Metro Denver’s housing market is transitioning rapidly from a strong seller’s market to a neutral one, and could transition firmly to a buyer’s market by the middle of next year. New index from real estate finance tech company Knock.
“Denver is now a neutral market. Prices are softening. Buyer,” said Sean Black, co-founder and CEO of Knock.
Nearly all of the 100 largest housing markets showed favorable moves for buyers in July. The biggest change happened in Boise, Idaho. Phoenix; Colorado Springs and Austin, Texas saw home prices rise 71% of his during the pandemic, according to Knock’s first “Buyer-Seller Index.”
Three overheated high-priced California markets of San Diego, San Francisco and San Jose have fully entered the buyer’s camp. By July 2023, about 15 of the 100 largest housing markets are projected to be buyer-friendly. Of the top 10 cities with the most buyers next summer, Colorado Springs is expected to be his third and Denver his eighth, according to the index.
Markets with the highest prices and the most price gains are the most vulnerable to a reversal, Black said. Cities with median home prices below $300,000 are the ones most likely to stay firmly in the seller’s camp. Fayetteville, North Carolina remains a strong seller’s market. Winston Salem, North Carolina. Little Rock, Arkansas. Savannah, Georgia; and El Paso.
The Knock Index incorporates six measures, including the average sale price to list price ratio, number of homes sold, listing inventory, average days on the market, median sale price, and rolling supply of homes in a given month. Weight it.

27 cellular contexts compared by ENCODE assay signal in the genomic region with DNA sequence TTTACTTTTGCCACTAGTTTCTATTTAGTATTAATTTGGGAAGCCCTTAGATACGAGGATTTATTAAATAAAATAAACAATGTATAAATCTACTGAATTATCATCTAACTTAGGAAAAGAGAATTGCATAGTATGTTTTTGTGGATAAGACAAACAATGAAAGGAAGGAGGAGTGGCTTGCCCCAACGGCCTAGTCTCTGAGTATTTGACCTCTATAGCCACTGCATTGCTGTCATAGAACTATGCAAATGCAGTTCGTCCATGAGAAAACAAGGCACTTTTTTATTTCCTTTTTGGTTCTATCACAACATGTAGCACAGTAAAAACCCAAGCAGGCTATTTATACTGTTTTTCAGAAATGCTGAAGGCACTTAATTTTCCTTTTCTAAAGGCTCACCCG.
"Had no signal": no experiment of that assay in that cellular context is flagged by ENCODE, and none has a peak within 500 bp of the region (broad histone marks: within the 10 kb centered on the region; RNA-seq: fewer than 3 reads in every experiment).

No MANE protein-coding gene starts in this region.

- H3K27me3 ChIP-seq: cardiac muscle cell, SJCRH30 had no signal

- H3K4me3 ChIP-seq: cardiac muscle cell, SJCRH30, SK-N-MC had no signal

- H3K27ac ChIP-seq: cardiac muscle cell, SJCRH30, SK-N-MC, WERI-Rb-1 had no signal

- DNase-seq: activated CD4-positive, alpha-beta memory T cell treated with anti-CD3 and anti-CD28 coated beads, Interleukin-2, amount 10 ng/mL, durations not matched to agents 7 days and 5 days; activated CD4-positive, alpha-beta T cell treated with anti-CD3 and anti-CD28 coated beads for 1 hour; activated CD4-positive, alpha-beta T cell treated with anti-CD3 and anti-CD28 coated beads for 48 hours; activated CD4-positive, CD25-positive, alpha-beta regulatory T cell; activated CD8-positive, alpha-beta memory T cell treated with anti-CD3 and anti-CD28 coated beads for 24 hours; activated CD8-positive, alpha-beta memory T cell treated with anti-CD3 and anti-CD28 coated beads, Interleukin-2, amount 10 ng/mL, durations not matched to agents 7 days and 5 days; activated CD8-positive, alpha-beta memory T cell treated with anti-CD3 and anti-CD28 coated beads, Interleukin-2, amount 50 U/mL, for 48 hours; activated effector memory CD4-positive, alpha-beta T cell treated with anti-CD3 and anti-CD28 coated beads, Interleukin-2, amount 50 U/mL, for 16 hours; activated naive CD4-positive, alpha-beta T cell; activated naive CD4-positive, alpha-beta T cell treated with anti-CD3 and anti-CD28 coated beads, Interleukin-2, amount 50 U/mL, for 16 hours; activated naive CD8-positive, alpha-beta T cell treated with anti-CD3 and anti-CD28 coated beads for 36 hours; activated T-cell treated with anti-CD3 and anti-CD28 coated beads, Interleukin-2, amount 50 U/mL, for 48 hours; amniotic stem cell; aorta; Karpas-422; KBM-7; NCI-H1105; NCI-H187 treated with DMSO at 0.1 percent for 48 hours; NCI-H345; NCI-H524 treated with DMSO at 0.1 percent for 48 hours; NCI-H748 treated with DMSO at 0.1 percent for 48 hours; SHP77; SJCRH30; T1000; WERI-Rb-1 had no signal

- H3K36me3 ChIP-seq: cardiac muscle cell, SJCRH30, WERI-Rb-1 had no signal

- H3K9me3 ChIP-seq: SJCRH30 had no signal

These measures recently changed direction in the Denver metropolitan area after gaining an edge on sellers during the pandemic. The inventory of available homes for sale increased by nearly two-thirds over the following period. May and June The number of homes sold fell 12.4%, but monthly price gains leveled off, according to the Denver Metro Real Estate Association.while June and Julyhome sales fell 21.2%, inventories rose 21.5% and median sales prices fell 2.5%.
Steve Danyliw, a member of the DMAR Market Trends Committee, said average sales to full-price sellers peaked at an impressive 107% in April. By July he was at 100.8%, a sign that competition is waning.
“The concept of many buyers paying more than the asking price is over,” says Danyliw.
The same goes for the day when the seller refused to yield to the buyer’s demands.another A survey of 449 sellers by Realtor.com We found that 9 out of 10 sellers accept terms favorable to buyers and 4 out of 10 accept contractual terms. None of the sellers refused the repairs requested by the buyer.
“Rising mortgage rates and prices have significantly cooled demand in the first half of this year. In addition, as more homeowners list their properties, an increase in inventory will help us to close a successful deal. There is an increasing incentive to resort to lower prices,” said George Ratiu, economic research manager at Realtor.com, in a statement.
Black said he doesn’t believe the housing market is in recession, as some analysts have claimed. However, the market moves so quickly that sellers may not realize that the benefits they once thought were gone.